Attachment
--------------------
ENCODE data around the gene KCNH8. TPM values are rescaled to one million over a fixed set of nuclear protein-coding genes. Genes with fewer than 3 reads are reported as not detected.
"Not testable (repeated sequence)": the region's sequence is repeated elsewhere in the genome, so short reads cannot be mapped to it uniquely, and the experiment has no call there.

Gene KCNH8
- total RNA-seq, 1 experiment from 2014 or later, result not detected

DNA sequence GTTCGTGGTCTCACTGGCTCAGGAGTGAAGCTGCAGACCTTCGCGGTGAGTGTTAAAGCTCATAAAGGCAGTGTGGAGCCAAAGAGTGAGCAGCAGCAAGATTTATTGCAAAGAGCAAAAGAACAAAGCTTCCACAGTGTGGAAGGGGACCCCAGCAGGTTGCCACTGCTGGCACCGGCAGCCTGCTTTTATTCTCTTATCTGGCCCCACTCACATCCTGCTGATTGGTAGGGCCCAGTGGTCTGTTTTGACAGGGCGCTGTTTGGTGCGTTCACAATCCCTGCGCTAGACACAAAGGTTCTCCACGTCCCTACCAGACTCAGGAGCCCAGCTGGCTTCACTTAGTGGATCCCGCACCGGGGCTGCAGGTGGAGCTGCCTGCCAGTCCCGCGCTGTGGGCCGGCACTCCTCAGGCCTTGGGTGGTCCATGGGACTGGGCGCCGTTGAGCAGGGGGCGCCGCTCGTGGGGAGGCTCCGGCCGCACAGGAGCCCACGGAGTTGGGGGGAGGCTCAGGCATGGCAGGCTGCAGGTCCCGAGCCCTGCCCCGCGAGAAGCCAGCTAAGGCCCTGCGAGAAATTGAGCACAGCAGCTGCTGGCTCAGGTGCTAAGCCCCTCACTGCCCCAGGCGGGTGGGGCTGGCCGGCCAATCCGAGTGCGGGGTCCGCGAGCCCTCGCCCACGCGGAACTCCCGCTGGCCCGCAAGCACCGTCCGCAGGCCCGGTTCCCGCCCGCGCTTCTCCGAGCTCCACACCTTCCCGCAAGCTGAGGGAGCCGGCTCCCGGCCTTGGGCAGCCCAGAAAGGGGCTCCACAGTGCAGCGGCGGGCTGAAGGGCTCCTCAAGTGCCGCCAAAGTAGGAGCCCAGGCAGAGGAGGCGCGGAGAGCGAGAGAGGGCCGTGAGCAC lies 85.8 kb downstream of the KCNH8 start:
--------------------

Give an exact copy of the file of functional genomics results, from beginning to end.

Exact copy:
ENCODE data around the gene KCNH8. TPM values are rescaled to one million over a fixed set of nuclear protein-coding genes. Genes with fewer than 3 reads are reported as not detected.
"Not testable (repeated sequence)": the region's sequence is repeated elsewhere in the genome, so short reads cannot be mapped to it uniquely, and the experiment has no call there.

Gene KCNH8
- total RNA-seq, 1 experiment from 2014 or later, result not detected

DNA sequence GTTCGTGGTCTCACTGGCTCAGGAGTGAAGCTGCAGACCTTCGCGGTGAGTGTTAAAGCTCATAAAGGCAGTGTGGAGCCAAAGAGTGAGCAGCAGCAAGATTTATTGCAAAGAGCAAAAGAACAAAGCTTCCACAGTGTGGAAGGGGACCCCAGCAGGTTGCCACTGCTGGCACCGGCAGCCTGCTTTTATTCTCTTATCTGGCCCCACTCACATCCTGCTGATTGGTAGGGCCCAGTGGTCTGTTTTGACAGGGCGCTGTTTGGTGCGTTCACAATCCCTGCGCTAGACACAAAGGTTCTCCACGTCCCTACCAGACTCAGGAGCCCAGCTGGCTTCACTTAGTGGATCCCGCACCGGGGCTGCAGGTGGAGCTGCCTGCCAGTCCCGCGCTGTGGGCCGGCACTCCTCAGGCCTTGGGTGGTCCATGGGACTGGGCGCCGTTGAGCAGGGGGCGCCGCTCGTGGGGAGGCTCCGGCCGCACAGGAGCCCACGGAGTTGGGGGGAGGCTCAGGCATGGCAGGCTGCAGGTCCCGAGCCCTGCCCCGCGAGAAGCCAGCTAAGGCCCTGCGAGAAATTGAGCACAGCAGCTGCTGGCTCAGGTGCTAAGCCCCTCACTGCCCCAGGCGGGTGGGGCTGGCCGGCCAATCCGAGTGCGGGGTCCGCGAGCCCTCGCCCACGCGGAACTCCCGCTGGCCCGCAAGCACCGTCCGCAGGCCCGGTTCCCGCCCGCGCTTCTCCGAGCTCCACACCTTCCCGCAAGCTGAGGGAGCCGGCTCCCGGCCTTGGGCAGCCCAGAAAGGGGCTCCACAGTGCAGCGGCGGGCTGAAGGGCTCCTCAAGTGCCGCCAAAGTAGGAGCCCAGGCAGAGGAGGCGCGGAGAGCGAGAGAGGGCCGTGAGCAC lies 85.8 kb downstream of the KCNH8 start: